Along their migratory routes, monarch butterflies stay nights in certain trees. The “butterfly trees,” as they are called, are carefully chosen – although the criteria exercised in their selection are not known. Species is unimportant, obviously, for at one stopover the roosting tree may be a eucalyptus, at another a cedar or an elm. But, and this is what is interesting, they are always the same trees. Year after year, whether moving south or returning north, monarchs will paper with their myriad wings at twilight a single tree that has served as a monarch motel a thousand times before.
Memory? If so, it is genetic. For you see, the butterflies who journey south are not the ones who come back. Monarchs lay their eggs in sunny climes. Then they die. The hordes who flutter northward in spring are a succeeding generation. Yet, without hesitation, they roost in the same trees as did their ancestors.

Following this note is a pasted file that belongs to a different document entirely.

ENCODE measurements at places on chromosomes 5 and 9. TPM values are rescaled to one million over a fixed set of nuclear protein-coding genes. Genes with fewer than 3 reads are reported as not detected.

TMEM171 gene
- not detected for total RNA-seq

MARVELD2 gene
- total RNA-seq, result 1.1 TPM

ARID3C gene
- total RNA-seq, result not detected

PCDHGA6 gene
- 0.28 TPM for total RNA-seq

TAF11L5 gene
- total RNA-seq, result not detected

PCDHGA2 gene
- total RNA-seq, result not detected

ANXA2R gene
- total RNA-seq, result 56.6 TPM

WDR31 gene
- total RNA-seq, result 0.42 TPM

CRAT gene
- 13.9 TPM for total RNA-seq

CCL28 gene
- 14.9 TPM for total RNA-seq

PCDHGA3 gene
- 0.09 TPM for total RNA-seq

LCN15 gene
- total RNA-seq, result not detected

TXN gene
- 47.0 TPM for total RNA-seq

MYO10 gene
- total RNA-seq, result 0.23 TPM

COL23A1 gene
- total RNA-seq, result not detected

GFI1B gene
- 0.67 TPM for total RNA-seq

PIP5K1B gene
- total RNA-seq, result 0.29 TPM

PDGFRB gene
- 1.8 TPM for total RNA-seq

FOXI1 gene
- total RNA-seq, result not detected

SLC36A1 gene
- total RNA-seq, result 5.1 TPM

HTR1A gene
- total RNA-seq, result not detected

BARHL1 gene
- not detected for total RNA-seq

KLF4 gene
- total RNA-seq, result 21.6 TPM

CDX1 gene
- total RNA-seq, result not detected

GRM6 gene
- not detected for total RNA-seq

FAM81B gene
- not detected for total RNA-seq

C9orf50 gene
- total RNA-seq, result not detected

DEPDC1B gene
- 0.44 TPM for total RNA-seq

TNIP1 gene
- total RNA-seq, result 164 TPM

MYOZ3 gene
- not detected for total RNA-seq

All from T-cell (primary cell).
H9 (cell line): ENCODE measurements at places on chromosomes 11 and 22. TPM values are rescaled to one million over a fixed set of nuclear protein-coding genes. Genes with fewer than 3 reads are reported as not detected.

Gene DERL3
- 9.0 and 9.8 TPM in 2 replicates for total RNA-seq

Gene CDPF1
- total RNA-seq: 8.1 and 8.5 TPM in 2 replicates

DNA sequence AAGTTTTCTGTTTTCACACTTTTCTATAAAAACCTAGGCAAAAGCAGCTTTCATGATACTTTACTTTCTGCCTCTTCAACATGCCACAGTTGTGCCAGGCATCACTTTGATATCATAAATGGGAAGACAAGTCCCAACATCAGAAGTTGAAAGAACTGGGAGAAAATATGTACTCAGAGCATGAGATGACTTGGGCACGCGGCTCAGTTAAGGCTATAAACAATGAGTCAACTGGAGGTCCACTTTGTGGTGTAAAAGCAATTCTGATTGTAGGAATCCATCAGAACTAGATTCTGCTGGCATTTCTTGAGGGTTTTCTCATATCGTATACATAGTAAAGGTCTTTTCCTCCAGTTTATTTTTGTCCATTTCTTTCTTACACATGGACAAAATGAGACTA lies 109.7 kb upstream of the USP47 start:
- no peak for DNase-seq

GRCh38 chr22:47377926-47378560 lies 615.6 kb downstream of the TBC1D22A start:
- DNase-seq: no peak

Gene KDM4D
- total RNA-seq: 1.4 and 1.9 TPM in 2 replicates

Scientists have examined butterfly trees and found them chemically and physically identical to the trees surrounding them. Yet no other tree will do. Investigators have camouflaged a tree’s color, altered its scent. The monarchs were not fooled. Another of nature’s mysterious constants. A butterfly always knows when it is there.” from Tom Robbin’s, Another Roadside Attraction
I came across this butterfly tree while travelling through Kansas.